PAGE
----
Thomas Dolby returns to his roots at Rio Theatre
//JJ Brewis

For someone who hasn't released a new album in nearly two decades, and best known for a weird hit from 30 years ago (1982's "She Blinded Me With Science"), Thomas Dolby has no problem charming his way through a full set. 

The London electronic pioneer has a full body of work behind him, working both his '80s revival niche as well as promoting his upcoming release "A Map of the Floating City". Though he hadn't been to town in several decades, Dolby was met with large fanfare and a legion of fans proving they were waiting for what was only a matter of time. Absence has served Dolby well, and his resurgence is a fitting one, given that his early work helped open the floodgates for what is now a full-blown genre in its own right. Though Dolby may have been an outsider when his massive 1982 hit "She Blinded Me With Science" took the airwaves by storm, the blips and bleeps lacing his records are now a commonplace mainstay for radio singles and indie markets alike. 

Dolby, above his work as a machinist and tinkerer, is a storyteller, something he admits freely. His songs, part diary and part fiction, are melded pieces of half-truths in which the listener submerges and makes up their own mind about where the borders of fact and fiction may be defined. That's where the electronics come in. Dolby still croons with a flowing glow, which perfectly juxtaposes the synthesizers and keyboards he stations himself for most of his set. The chemistry seems to work, guiding his story songs along in a set that feels like a sort of science-fiction book of short stories. 

On "The Flat Earth", Dolby samples the voice of the late Martin Luther King, Jr. saying "I still have a dream", yet Dolby himself seems just as poignant in his lyric, professing "The earth can be any shape you want it." The jangly tune of this song, in which Dolby builds an entire sound orchestra before singing, is a precursor to later tunes in the set and Dolby's career, which verge into world music and fusions.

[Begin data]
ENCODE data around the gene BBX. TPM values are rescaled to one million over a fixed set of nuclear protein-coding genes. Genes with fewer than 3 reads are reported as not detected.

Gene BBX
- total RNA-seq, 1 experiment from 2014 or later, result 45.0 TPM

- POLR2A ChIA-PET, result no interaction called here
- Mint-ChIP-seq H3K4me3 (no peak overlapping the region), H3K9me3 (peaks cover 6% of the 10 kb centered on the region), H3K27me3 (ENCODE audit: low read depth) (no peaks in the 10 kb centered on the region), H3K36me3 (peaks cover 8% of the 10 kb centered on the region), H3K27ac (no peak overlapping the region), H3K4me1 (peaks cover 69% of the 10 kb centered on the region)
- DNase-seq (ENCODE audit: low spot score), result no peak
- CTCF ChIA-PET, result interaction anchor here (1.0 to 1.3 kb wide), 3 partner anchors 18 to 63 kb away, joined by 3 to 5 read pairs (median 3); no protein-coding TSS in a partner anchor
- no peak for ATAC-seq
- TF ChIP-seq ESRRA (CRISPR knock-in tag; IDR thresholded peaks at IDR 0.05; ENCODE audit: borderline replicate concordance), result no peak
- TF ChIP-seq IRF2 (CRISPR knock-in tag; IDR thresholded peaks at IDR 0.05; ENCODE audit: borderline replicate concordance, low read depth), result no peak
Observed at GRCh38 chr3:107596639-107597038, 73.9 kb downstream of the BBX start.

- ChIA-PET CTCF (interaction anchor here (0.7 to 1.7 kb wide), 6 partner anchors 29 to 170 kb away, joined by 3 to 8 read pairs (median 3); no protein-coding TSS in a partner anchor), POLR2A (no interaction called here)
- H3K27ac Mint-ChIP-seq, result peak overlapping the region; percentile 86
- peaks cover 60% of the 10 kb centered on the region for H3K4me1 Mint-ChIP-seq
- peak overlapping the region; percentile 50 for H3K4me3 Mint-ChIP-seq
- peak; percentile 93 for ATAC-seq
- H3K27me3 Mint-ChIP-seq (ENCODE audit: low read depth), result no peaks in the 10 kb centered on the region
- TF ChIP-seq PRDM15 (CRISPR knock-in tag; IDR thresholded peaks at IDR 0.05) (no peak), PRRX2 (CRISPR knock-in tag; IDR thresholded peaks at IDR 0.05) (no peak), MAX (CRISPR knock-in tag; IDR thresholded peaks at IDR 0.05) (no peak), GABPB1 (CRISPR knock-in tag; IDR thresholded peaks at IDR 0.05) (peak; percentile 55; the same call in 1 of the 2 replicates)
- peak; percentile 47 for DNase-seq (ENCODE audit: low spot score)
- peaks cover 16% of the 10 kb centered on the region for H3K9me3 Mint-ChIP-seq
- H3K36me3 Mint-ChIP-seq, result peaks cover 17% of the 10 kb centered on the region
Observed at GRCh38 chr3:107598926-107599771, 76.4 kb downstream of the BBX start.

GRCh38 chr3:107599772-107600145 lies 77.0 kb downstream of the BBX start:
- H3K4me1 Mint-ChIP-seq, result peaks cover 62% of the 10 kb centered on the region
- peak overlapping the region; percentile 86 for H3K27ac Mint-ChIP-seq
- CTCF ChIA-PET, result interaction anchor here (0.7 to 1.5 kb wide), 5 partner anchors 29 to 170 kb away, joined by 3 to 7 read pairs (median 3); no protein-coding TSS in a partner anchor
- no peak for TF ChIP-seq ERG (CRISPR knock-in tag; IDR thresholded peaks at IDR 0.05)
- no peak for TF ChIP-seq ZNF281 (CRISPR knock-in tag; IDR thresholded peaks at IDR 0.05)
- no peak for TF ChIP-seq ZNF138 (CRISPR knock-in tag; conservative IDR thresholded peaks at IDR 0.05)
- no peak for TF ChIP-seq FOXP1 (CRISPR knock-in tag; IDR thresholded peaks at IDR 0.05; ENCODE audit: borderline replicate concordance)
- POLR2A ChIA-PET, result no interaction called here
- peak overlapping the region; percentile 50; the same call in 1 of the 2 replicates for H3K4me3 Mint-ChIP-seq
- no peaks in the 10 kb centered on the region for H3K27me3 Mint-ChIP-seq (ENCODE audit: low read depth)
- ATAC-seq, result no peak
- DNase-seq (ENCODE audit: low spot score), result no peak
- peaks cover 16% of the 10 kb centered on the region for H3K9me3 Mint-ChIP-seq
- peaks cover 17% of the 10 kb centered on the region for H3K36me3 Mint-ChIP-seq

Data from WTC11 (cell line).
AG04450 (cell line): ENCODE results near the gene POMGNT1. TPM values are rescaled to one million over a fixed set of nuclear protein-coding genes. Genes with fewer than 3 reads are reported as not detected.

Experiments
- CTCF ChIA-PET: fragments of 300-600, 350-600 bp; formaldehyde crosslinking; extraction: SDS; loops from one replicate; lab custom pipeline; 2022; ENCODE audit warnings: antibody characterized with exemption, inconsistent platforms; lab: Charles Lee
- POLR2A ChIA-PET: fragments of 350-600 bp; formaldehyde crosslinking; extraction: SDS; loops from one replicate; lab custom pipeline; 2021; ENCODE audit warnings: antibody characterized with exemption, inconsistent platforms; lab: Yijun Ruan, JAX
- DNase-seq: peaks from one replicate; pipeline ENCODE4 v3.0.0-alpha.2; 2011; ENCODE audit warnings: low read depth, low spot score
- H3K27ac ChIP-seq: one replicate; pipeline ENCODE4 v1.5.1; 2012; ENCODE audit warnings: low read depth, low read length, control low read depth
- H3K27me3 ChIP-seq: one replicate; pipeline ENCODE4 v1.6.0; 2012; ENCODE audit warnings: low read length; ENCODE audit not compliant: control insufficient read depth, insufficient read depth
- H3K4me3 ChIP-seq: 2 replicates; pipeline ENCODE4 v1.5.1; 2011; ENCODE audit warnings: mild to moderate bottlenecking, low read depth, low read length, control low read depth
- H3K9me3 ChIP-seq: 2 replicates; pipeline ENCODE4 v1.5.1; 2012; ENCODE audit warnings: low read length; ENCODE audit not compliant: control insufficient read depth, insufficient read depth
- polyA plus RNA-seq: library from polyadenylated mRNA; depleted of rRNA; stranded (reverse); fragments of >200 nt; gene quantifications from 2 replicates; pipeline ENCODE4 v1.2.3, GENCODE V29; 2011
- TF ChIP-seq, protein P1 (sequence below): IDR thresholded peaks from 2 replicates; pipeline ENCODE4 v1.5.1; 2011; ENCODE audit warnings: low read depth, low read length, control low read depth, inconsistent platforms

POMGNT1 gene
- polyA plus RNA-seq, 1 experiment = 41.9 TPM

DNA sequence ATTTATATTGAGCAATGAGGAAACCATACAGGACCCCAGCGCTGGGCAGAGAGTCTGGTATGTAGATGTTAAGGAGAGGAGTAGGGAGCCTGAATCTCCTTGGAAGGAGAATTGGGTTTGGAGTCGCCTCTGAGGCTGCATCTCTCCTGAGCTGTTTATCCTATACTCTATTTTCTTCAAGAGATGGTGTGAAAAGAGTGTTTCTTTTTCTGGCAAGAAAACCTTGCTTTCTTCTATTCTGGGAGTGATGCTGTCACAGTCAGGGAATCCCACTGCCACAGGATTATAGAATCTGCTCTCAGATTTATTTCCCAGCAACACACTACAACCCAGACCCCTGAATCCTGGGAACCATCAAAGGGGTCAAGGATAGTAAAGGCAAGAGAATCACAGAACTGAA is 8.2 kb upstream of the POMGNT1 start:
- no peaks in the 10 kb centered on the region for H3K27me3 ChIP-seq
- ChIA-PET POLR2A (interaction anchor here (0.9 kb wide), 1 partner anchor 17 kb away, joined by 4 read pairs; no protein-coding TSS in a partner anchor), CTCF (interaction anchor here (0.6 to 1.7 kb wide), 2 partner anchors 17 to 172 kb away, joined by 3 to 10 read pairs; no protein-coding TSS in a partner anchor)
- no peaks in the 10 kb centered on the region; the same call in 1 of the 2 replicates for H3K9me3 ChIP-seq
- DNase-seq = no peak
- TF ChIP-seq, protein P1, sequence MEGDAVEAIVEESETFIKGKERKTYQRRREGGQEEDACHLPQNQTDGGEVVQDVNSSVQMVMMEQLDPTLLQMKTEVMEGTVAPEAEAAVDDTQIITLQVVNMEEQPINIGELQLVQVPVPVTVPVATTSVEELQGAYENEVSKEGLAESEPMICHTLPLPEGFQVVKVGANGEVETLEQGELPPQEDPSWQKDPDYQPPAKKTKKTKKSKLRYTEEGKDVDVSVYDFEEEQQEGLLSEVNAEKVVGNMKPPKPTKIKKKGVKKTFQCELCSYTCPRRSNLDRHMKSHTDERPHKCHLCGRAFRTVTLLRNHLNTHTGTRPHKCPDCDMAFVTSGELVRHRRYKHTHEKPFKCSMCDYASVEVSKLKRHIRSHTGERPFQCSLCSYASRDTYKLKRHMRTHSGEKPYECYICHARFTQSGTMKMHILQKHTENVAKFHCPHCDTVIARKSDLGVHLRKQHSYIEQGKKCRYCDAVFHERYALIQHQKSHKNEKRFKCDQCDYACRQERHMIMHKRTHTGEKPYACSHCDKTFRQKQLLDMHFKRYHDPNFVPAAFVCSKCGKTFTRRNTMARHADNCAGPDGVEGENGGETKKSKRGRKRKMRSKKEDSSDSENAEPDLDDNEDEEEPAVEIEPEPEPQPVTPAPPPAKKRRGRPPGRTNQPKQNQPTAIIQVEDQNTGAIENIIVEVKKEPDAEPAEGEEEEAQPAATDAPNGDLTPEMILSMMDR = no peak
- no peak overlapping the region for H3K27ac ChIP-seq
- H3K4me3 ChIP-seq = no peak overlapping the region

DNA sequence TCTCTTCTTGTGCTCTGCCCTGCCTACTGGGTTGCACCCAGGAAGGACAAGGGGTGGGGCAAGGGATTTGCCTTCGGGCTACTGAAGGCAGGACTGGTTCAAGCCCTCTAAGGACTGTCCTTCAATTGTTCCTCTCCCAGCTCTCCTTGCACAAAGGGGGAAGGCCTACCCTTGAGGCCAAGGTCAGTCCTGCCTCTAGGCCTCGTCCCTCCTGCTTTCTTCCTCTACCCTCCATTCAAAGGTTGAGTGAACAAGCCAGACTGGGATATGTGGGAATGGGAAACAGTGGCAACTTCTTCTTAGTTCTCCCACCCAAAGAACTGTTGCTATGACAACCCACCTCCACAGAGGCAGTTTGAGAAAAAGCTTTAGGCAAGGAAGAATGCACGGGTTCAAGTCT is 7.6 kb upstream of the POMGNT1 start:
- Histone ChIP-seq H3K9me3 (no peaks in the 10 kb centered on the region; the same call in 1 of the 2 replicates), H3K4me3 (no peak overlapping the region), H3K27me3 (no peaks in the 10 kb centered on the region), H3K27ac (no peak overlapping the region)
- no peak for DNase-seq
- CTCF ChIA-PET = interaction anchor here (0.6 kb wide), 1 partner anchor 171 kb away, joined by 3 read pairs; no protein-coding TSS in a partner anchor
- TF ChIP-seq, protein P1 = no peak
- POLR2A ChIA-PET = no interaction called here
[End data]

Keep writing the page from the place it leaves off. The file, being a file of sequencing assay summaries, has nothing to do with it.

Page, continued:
Backed by only a guitar and a drummer, Dolby does most of the heavy lifting, constantly fluctuating between charming vocalist and serious button-presser, proving to his already-sold audience that he's still got more than a few tricks up his sleeve. Each song is preceded by a story of its own, such as new single "My Evil Twin Brother" in which he relays the story of being jet-lagged in New York City at 3 a.m., getting into a plethora of sticky situations. Between the heavy cocktail concoctions and the mistress taking him to the dance floor, Dolby perfectly bemuses his audience in what must likely be another of his storytelling tangents. 

Dolby's career has been an interesting one, if his tales are any account of it. Before playing a true-to-the-record version of his hit "Hyperactive!", Dolby told a story of how the studio he'd worked in was next to the one Michael Jackson was working in on "Billie Jean", and how the encounter led to Dolby giving Jackson the track to work on. Michael may have turned Thomas down on using the song, but it became a massive UK hit for Dolby in his heyday. 

For someone so steeped in electronics, Thomas Dolby has no trouble paying homage to other genres, such as during "Love Is a Loaded Pistol", a song which has lyrics almost entirely pieced together of old Billie Hollidays. During this rare moment, Dolby's keyboard is stripped down on pure Grand Piano mode, plunking away as a tribute to the jazz great. The great thing about Thomas Dolby live is that the set is so versatile which constantly keeps it refreshing.  On two tracks, Dolby's teenage son Graham sat in on drums. For the latter half of the set, a guitarist/violinist sat in, adding an extra juiciness to the tunes. 

As enchanting as some of Dolby's new work may be ("Toad Licker" for example, with its Imogen Heap joyharp sampling, keeps Dolby current), it was the rear end of the set, where Dolby stashed his '80s gems that kept the crowd screaming for more. On "Europa" and "Airhead", the storyteller and the electro-king merge as one where Dolby shines completely. But it was the closer "She Blinded Me With Science", that proves the power of a hit is an undeniable thing. Yes, there is a lot more to the man and the performer than the one track that still plays in '80s "One Hit Wonder" compilations. Although it may have been the only track that put Dolby on the pop music canon, it was also the reason we were all still there that night.

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